Imagine me feigning interest. I think I’m pretty good at it when I have a reason for doing so. He told me some more of his stuff. It went something like, “And another favorite part of my act is telling people that you can just subsitute the word ‘universe’ anytime you use the word, ‘God.’ You know, when you say, ‘God created the galaxies’ you could just instead say ‘The universe created the galaxies’ and it would be the same thing.”
Obviously at this point I’m rolling on the floor laughing out loud. And some part of me is now looking anew at the low-budget The Christmas Candle. It’s beginning to look a bit more like Casablanca. This other schtick is apparently the cutting-edge of what yutes find important and entertaining.
And at these times you realize just how far up you are when you look down at a hole that goes deep into the ground — so deep that you can’t see the bottom. You think you’re just normal, standing on flat earth, nothing special. But then you get an example of how it seems you’re actually walking on air. Perhaps this is an illusion made by the deep, dark black hole others stand in.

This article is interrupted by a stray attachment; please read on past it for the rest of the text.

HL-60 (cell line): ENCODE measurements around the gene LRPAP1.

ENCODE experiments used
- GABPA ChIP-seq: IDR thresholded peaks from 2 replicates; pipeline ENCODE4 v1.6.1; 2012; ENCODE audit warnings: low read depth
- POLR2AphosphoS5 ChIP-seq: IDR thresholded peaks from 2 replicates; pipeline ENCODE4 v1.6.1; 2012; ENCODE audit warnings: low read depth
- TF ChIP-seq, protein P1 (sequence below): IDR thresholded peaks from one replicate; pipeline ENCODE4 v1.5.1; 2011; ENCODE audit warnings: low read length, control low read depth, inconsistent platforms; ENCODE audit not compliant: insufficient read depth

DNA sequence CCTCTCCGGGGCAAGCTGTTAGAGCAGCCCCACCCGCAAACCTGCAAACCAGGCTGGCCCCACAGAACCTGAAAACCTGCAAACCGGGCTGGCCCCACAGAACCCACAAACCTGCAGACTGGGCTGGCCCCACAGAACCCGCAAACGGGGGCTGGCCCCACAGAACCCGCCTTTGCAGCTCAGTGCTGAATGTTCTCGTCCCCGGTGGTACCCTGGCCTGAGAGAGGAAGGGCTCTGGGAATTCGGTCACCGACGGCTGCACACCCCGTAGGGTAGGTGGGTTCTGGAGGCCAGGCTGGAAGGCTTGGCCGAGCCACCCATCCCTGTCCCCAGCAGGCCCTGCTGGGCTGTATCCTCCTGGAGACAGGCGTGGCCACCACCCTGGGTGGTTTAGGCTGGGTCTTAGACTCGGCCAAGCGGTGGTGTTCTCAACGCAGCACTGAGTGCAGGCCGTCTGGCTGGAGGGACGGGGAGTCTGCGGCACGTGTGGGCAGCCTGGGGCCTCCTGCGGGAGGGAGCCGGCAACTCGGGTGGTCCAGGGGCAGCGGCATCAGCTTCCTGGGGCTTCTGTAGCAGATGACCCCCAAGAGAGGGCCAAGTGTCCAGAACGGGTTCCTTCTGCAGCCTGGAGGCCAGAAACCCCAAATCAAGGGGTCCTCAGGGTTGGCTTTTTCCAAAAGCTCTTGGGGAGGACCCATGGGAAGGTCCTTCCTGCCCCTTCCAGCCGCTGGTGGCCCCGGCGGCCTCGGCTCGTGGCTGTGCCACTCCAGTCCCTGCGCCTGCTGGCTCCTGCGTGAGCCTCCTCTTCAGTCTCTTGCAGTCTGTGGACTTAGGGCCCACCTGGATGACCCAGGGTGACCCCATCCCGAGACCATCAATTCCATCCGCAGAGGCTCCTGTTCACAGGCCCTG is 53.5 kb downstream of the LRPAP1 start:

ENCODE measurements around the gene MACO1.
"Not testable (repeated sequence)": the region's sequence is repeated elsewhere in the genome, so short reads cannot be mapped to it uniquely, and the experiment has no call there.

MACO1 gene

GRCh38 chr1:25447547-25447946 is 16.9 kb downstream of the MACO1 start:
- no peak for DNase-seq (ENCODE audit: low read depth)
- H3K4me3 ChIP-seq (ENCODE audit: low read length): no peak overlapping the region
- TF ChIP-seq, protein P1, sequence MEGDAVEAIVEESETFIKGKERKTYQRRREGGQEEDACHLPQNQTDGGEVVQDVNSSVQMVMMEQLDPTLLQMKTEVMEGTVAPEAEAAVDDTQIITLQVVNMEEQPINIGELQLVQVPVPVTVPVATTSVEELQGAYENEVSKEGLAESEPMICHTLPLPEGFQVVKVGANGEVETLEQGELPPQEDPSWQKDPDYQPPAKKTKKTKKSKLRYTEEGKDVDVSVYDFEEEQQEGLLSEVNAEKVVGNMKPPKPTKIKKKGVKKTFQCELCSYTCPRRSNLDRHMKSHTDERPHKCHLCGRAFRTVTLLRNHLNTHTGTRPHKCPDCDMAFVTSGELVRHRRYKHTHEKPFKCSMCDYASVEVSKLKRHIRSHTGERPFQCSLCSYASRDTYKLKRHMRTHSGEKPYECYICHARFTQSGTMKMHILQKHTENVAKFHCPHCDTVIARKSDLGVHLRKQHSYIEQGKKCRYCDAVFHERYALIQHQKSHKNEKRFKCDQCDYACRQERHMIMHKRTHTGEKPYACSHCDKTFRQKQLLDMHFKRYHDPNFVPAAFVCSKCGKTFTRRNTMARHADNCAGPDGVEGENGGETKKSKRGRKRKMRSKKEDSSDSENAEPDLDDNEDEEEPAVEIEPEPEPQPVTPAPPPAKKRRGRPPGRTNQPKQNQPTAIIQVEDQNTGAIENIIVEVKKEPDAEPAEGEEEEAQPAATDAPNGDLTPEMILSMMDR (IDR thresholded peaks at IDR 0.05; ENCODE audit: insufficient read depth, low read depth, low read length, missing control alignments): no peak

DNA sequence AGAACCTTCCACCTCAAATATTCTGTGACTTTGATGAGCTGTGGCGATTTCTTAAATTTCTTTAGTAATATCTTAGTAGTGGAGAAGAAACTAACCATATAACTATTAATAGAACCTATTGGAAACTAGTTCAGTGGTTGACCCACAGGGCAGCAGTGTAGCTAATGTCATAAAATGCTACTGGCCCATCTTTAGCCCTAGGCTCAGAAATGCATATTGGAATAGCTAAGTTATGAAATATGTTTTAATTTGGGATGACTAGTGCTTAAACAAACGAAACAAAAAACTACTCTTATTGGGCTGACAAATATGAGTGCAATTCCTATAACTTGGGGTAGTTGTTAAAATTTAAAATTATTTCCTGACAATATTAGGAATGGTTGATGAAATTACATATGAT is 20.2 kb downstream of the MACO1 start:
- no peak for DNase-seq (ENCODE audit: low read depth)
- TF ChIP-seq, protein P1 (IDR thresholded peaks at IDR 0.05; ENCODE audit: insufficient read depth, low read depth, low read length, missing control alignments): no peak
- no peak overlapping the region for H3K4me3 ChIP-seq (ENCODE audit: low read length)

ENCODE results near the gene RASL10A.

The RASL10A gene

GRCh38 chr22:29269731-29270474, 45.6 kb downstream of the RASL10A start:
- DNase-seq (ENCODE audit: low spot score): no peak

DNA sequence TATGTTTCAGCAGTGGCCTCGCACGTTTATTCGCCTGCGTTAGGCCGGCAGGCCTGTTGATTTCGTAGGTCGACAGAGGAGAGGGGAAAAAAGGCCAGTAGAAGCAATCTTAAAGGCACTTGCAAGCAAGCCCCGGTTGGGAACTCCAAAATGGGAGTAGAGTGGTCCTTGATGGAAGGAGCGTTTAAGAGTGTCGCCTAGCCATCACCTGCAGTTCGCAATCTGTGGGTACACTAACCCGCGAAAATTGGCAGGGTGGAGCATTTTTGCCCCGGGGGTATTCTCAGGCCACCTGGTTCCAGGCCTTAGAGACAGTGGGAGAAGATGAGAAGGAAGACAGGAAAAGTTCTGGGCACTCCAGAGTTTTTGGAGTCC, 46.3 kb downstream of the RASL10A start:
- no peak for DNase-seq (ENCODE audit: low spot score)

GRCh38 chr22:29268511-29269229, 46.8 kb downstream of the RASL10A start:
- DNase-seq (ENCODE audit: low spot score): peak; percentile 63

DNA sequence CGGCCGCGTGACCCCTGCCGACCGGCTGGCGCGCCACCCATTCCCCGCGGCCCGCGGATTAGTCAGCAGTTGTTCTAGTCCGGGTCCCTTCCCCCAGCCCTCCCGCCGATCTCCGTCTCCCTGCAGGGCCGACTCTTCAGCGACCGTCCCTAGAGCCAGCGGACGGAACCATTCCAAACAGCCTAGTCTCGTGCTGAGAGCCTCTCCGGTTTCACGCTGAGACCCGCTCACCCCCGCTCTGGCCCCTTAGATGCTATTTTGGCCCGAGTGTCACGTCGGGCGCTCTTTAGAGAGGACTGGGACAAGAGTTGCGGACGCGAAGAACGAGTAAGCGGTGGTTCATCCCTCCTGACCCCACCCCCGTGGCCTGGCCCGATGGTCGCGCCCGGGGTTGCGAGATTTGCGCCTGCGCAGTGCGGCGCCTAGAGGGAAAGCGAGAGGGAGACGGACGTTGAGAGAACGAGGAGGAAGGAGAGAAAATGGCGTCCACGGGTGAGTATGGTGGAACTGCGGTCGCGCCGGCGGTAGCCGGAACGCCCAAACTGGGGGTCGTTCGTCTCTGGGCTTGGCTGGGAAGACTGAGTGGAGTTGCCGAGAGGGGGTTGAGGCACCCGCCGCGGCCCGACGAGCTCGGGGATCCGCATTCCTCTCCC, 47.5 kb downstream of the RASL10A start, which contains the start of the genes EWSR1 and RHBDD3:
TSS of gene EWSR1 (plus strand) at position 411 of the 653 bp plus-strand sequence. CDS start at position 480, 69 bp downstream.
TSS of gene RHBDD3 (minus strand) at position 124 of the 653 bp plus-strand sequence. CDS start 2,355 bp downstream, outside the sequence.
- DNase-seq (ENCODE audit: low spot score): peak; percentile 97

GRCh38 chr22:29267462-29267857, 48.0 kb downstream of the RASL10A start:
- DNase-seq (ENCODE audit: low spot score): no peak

And, somehow, between the hokey Christmas special and the talentless atheist, that Christmas Spirit began to rise in me again. It usually does this time of year no matter how much I lose it for much of the rest of the year. They say God works in mysterious ways. Apparently so.
Brad is editor and chief disorganizer of StubbornThings.